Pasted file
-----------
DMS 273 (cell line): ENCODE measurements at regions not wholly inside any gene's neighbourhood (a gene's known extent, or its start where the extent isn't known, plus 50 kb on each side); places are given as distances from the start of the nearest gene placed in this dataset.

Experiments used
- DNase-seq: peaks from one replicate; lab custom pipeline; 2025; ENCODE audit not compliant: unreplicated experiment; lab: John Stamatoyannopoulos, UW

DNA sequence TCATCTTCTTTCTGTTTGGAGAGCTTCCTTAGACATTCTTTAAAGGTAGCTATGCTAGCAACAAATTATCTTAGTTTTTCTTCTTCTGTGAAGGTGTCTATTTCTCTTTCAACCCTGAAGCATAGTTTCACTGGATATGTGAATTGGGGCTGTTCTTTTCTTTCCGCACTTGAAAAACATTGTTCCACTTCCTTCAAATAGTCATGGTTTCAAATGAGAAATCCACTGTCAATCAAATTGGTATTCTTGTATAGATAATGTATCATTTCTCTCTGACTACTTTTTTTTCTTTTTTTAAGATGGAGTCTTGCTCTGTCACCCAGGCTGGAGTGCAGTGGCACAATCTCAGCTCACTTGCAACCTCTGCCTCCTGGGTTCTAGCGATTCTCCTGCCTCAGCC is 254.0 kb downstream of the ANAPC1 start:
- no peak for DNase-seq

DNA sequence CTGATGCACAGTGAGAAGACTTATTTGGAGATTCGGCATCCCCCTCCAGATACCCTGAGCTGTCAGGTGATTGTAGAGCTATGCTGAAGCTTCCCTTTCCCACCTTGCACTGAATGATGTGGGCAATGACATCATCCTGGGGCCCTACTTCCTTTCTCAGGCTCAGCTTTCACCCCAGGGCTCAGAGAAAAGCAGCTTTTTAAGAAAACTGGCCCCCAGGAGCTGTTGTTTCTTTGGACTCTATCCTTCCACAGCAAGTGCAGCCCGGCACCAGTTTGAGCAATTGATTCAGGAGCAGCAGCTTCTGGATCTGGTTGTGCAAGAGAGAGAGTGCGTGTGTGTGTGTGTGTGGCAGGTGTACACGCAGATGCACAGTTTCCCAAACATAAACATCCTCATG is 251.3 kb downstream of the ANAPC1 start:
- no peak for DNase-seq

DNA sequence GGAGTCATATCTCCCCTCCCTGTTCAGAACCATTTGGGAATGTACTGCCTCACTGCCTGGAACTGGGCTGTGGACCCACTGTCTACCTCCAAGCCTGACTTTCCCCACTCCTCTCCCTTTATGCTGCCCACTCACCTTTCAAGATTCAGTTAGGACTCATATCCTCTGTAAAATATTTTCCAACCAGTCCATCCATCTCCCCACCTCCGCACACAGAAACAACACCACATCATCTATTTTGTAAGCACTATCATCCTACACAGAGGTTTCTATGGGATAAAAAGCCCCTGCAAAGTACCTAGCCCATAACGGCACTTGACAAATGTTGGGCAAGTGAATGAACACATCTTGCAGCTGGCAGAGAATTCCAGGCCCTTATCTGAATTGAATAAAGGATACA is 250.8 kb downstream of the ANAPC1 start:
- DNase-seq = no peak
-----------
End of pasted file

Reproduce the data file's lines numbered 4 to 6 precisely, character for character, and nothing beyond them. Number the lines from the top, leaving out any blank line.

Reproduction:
DNA sequence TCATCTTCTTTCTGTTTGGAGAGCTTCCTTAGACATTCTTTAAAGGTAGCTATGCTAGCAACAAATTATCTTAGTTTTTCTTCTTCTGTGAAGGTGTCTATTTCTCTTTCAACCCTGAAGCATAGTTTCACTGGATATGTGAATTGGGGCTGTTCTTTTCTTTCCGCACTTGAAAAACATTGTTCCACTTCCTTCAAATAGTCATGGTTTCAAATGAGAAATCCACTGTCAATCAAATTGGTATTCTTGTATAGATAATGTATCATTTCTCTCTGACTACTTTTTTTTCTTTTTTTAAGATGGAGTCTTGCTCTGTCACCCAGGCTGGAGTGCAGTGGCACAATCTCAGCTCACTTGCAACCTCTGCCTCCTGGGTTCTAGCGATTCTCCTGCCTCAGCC is 254.0 kb downstream of the ANAPC1 start:
- no peak for DNase-seq

DNA sequence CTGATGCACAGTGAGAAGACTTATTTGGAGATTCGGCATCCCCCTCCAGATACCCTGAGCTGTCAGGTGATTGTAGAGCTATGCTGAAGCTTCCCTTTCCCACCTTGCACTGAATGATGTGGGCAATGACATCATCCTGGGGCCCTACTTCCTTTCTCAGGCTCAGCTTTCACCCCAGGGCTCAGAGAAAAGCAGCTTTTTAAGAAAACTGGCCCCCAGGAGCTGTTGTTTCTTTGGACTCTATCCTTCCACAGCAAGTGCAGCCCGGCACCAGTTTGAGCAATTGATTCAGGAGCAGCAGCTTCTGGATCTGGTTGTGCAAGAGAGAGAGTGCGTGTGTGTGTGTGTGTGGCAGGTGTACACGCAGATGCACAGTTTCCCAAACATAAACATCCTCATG is 251.3 kb downstream of the ANAPC1 start: